5. Connexin Type and Fluorescent Protein Fusion Tag Determine Structural Stability of Gap Junction Plaques*

    PubMed Central

    Stout, Randy F.; Snapp, Erik Lee; Spray, David C.

    2015-01-01

    Gap junctions (GJs) are made up of plaques of laterally clustered intercellular channels and the membranes in which the channels are embedded. Arrangement of channels within a plaque determines subcellular distribution of connexin binding partners and sites of intercellular signaling. Here, we report the discovery that some connexin types form plaque structures with strikingly different degrees of fluidity in the arrangement of the GJ channel subcomponents of the GJ plaque. We uncovered this property of GJs by applying fluorescence recovery after photobleaching to GJs formed from connexins fused with fluorescent protein tags. We found that connexin 26 (Cx26) and Cx30 GJs readily diffuse within the plaque structures, whereas Cx43 GJs remain persistently immobile for more than 2 min after bleaching. The cytoplasmic C terminus of Cx43 was required for stability of Cx43 plaque arrangement. We provide evidence that these qualitative differences in GJ arrangement stability reflect endogenous characteristics, with the caveat that the sizes of the GJs examined were necessarily large for these measurements. We also uncovered an unrecognized effect of non-monomerized fluorescent protein on the dynamically arranged GJs and the organization of plaques composed of multiple connexin types. Together, these findings redefine our understanding of the GJ plaque structure and should be considered in future studies using fluorescent protein tags to probe dynamics of highly ordered protein complexes. PMID:26265468

  6. 21 CFR 872.5580 - Oral rinse to reduce the adhesion of dental plaque.

    Code of Federal Regulations, 2014 CFR

    2014-04-01

    ... 21 Food and Drugs 8 2014-04-01 2014-04-01 false Oral rinse to reduce the adhesion of dental plaque. 872.5580 Section 872.5580 Food and Drugs FOOD AND DRUG ADMINISTRATION, DEPARTMENT OF HEALTH AND HUMAN... devices that act by reducing the attachment and inhibiting the growth of bacterial plaque....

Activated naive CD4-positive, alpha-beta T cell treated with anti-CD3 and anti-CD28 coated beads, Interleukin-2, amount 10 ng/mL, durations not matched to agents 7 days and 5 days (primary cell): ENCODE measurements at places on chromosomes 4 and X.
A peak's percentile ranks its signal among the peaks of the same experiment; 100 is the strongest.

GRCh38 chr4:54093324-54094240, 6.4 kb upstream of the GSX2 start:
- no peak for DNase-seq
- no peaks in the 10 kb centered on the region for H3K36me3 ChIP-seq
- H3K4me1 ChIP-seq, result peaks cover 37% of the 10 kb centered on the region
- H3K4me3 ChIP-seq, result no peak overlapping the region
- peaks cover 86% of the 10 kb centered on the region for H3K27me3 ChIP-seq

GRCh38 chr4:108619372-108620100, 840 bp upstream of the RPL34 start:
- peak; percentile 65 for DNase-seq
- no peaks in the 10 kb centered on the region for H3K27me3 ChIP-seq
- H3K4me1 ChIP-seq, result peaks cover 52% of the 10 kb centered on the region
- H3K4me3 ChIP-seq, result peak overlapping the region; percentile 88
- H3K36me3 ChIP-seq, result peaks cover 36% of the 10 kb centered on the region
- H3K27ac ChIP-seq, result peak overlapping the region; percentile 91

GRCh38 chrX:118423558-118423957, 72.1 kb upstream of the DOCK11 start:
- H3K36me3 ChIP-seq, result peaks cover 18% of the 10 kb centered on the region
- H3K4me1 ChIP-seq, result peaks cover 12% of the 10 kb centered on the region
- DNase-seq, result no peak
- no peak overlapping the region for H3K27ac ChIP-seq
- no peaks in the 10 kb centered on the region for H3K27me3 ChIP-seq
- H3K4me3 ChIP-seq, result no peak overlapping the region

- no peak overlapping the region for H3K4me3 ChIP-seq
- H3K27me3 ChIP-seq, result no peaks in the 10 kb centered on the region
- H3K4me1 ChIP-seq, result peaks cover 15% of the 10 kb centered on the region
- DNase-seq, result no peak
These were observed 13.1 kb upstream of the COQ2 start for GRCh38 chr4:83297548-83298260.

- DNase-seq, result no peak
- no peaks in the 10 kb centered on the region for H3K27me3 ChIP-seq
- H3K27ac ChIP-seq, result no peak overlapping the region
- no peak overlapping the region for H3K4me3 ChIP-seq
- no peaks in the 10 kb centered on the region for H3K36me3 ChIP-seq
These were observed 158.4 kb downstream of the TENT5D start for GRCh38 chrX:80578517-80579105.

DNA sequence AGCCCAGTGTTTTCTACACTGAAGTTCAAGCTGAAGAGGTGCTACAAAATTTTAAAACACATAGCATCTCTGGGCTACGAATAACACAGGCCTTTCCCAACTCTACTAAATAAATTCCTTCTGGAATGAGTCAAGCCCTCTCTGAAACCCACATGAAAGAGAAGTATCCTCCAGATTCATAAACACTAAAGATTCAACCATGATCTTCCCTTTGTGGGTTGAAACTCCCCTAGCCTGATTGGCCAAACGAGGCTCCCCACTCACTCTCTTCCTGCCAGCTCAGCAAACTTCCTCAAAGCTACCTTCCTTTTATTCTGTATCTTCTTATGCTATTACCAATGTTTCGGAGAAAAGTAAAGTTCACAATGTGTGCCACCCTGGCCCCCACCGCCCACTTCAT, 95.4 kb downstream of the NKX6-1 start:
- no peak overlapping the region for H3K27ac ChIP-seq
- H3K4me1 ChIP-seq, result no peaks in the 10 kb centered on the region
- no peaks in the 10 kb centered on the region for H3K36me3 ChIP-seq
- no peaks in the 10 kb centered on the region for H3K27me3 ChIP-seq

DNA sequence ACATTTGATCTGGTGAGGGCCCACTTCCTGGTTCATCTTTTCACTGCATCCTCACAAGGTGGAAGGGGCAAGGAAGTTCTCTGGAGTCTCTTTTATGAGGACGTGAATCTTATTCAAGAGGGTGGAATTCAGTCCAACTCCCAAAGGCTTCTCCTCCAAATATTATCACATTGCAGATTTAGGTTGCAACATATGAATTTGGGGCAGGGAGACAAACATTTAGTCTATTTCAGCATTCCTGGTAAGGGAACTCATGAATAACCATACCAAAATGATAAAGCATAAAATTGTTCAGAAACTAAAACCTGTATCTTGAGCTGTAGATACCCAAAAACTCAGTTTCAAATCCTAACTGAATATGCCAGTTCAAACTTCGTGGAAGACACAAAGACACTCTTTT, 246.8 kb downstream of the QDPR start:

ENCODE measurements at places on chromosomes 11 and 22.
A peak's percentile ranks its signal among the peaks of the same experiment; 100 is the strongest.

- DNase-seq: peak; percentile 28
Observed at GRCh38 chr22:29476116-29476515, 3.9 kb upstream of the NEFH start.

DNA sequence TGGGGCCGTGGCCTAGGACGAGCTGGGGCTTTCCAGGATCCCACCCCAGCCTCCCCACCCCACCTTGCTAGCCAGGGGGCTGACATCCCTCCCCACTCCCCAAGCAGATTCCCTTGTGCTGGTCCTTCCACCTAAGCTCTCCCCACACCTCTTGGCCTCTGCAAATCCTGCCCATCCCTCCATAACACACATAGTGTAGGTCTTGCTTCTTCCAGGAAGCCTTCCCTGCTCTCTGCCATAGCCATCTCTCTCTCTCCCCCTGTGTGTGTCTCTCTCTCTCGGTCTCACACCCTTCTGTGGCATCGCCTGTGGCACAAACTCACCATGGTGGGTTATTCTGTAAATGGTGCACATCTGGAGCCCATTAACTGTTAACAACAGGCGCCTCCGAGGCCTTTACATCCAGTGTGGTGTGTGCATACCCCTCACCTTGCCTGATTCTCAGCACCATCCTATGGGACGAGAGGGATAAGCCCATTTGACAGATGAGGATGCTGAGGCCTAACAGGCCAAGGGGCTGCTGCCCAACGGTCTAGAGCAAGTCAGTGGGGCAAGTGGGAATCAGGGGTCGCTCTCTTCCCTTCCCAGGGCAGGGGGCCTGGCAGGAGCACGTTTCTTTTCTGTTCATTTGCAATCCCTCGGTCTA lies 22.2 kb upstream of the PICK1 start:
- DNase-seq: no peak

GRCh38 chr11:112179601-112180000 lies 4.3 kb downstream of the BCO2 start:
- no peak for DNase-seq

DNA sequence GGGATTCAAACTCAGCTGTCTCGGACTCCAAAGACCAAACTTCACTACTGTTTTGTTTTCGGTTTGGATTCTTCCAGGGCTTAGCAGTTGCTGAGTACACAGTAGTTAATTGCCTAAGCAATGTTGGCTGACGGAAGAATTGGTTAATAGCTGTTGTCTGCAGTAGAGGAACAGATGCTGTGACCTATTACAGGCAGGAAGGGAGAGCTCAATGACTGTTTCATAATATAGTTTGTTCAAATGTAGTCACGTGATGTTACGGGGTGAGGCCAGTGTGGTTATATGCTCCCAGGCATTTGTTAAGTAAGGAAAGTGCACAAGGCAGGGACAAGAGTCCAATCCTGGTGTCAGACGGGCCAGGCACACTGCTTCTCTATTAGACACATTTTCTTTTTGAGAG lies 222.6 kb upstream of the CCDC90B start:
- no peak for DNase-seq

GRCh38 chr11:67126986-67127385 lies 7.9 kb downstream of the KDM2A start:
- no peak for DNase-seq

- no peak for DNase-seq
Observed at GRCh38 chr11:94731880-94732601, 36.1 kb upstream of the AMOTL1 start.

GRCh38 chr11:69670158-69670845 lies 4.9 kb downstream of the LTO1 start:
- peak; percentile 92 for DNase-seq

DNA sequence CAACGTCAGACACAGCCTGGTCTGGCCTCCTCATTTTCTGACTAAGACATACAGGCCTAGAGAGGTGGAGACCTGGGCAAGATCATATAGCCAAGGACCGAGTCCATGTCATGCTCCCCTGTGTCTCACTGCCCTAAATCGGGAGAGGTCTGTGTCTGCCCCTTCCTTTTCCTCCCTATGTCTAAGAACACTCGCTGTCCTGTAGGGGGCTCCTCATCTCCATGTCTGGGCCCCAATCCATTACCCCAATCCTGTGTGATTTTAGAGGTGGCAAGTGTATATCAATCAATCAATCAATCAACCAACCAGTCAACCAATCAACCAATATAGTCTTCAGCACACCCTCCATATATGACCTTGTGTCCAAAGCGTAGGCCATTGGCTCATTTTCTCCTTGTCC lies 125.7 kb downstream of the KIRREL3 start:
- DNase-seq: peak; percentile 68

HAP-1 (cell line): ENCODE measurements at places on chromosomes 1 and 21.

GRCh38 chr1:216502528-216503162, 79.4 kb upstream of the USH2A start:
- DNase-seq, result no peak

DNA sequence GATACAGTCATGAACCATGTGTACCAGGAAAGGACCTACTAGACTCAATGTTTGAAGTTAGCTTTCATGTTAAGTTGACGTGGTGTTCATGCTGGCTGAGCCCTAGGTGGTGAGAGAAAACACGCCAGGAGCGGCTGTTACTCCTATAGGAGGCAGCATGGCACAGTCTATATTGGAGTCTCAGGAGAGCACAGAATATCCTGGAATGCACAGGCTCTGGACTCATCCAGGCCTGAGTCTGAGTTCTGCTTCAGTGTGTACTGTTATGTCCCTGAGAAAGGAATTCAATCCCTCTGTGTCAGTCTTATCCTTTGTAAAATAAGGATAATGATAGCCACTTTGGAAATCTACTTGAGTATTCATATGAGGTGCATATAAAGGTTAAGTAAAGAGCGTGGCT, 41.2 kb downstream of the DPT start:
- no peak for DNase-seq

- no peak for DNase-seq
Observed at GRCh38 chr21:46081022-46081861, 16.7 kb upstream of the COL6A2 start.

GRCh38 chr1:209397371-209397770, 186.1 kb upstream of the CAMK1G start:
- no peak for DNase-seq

7. 21 CFR 872.5580 - Oral rinse to reduce the adhesion of dental plaque.

    Code of Federal Regulations, 2011 CFR

    2011-04-01

    ... 21 Food and Drugs 8 2011-04-01 2011-04-01 false Oral rinse to reduce the adhesion of dental plaque. 872.5580 Section 872.5580 Food and Drugs FOOD AND DRUG ADMINISTRATION, DEPARTMENT OF HEALTH AND HUMAN... devices that act by reducing the attachment and inhibiting the growth of bacterial plaque....

  8. Influence of shear stress magnitude and direction on atherosclerotic plaque composition

    PubMed Central

    Mehta, Vikram V.; Bovens, Sandra M.; Mohri, Zahra; Poulsen, Christian Bo; Gsell, Willy; Tremoleda, Jordi L.; Towhidi, Leila; de Silva, Ranil; Petretto, Enrico; Krams, Rob

    2016-01-01

    The precise flow characteristics that promote different atherosclerotic plaque types remain unclear. We previously developed a blood flow-modifying cuff for ApoE−/− mice that induces the development of advanced plaques with vulnerable and stable features upstream and downstream of the cuff, respectively. Herein, we sought to test the hypothesis that changes in flow magnitude promote formation of the upstream (vulnerable) plaque, whereas altered flow direction is important for development of the downstream (stable) plaque. We instrumented ApoE−/− mice (n = 7) with a cuff around the left carotid artery and imaged them with micro-CT (39.6 µm resolution) eight to nine weeks after cuff placement. Computational fluid dynamics was then performed to compute six metrics that describe different aspects of atherogenic flow in terms of wall shear stress magnitude and/or direction. In a subset of four imaged animals, we performed histology to confirm the presence of advanced plaques and measure plaque length in each segment. Relative to the control artery, the region upstream of the cuff exhibited changes in shear stress magnitude only (p < 0.05), whereas the region downstream of the cuff exhibited changes in shear stress magnitude and direction (p < 0.05). These data suggest that shear stress magnitude contributes to the formation of advanced plaques with a vulnerable phenotype, whereas variations in both magnitude and direction promote the formation of plaques with stable features. PMID:27853578